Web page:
Considering Malian artist Fatoumata Diawara is also a successful actress and social activist campaigning against the trafficking and sale of black migrants in Libya, it is no great surprise there was a seven year wait since her stunning debut album Fatou. However, one of the most beautiful voices in African music is back with the recent release of Fenfo, or ‘Something to say’. Mostly recorded in Bambara, the national language of Mali, the precise meaning of songs is thus obscured for most English speakers. Fortunately, Diawara’s fantastic voice and the rhythms of the guitar and drums convey just as much: love, sorrow, family and hope are only some of the themes touched upon in the album.
That Fatoumata Diawara can confidently be seen as one of the most important voices of young African womanhood is made clear in the first two tracks of Fenfo. The video of the opening song ‘Nterini’ is rife with powerful Afro-futuristic aesthetics that reappear on the album cover too, while simultaneously telling the story of a migrant and evoking the sorrow felt by two separated lovers. Shot in the Danakil desert in Ethopia, the video and song are affecting reminders of the global migration crisis, with Diawara playing the part of a goddess figure.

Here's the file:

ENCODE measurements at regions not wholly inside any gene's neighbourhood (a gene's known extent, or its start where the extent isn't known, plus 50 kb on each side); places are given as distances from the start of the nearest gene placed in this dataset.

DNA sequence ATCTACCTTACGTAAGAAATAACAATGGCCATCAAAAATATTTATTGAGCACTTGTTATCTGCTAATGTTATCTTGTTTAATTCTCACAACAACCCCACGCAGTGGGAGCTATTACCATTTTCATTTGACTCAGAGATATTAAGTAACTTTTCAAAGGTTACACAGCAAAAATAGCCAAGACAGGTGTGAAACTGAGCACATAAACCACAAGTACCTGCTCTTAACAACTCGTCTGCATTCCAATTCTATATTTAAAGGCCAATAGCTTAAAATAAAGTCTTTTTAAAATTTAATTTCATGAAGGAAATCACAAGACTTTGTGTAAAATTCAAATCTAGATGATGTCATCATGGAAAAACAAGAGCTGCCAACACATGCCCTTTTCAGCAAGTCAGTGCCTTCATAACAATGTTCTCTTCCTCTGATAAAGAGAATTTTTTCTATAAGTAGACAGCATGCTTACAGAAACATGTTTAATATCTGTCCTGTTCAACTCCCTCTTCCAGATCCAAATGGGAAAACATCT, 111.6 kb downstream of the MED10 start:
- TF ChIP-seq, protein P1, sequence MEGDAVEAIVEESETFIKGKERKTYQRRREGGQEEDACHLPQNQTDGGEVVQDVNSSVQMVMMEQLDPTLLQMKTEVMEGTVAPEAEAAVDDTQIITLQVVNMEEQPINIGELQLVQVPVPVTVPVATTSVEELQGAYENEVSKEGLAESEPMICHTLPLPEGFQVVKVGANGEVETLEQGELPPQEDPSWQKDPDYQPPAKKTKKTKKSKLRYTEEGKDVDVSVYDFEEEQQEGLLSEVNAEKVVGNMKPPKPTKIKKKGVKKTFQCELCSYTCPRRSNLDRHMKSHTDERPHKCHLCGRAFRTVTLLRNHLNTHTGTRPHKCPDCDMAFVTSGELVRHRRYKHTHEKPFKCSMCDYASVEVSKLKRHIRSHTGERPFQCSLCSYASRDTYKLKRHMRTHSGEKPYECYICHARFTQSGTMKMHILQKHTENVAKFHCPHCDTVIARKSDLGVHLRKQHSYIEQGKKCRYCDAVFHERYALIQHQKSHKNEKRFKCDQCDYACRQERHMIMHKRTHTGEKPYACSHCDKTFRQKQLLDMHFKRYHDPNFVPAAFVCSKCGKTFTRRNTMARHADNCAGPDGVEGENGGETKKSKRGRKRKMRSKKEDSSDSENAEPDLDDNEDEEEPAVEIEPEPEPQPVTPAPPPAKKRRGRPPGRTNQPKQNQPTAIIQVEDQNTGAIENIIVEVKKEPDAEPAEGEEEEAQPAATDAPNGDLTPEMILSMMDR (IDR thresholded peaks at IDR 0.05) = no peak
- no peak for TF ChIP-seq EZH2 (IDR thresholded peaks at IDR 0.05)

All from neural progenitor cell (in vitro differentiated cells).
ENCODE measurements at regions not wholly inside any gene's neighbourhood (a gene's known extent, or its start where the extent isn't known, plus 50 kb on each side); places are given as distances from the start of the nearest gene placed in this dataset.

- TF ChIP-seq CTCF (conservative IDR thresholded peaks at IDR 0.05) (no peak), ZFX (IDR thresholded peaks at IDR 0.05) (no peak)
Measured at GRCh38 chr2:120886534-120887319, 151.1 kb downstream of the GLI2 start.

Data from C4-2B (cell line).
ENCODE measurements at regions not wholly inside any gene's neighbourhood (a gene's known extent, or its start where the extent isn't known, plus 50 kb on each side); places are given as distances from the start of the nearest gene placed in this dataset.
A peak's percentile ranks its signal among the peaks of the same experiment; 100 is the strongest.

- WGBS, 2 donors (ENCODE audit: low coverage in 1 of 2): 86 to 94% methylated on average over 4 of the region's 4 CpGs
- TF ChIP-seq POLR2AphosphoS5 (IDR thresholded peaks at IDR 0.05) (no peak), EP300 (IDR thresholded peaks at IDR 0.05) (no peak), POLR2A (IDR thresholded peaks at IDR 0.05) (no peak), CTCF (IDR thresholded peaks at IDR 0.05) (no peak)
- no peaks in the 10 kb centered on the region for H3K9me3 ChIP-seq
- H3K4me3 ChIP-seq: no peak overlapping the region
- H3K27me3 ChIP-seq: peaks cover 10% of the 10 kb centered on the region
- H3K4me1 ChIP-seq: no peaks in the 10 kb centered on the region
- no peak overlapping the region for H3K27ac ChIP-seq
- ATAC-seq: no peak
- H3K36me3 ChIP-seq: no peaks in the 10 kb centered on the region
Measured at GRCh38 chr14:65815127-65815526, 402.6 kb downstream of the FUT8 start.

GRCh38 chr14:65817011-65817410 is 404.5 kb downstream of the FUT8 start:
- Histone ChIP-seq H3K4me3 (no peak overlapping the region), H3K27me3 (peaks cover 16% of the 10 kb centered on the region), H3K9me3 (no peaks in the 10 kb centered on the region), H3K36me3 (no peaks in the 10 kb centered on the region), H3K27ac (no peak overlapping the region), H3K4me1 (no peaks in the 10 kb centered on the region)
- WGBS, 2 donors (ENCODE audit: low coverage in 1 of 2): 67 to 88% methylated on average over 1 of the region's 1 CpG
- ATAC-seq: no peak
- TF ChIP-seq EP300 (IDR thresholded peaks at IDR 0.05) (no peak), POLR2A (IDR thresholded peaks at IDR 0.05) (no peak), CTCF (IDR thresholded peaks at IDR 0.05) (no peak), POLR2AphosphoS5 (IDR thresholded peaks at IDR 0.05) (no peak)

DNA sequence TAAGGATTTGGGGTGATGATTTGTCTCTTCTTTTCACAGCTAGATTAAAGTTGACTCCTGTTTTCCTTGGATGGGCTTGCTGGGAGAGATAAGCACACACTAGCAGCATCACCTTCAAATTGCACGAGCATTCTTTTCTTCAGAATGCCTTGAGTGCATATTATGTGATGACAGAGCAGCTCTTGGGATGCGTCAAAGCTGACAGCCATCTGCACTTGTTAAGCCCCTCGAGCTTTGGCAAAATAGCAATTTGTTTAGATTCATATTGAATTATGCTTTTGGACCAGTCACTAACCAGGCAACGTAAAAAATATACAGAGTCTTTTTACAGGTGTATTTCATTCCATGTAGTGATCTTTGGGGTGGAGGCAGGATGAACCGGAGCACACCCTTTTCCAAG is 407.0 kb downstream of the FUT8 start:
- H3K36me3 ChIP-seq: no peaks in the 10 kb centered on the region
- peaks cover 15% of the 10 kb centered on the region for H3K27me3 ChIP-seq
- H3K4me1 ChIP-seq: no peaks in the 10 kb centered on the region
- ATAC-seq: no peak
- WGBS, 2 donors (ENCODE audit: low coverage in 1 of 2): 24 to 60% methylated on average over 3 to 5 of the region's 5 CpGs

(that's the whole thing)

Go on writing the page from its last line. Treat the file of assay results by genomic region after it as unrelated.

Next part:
In ‘Kokoro’, which means ‘ancestral heritage’ in Bamara, she calls upon black Africans to embrace their own tradition and culture. “We have our own culture and civilisation, which we must be proud of. Instead, we want to look like Westerners, Chinese, Asians and Arabs by bleaching our skin, selling off our land and resources, and adopting their fashions. As a result, we are lost and our traditions escape us.” Diawara’s emotional, raw voice conveys this sorrow, while also evoking a determination and confidence. The value she places on her roots is one of the main reasons she doesn’t sing in English or French. As a result, Fenfo is an album that respects Diawara’s African heritage while communicating them in a modern, experimental and highly engaging way.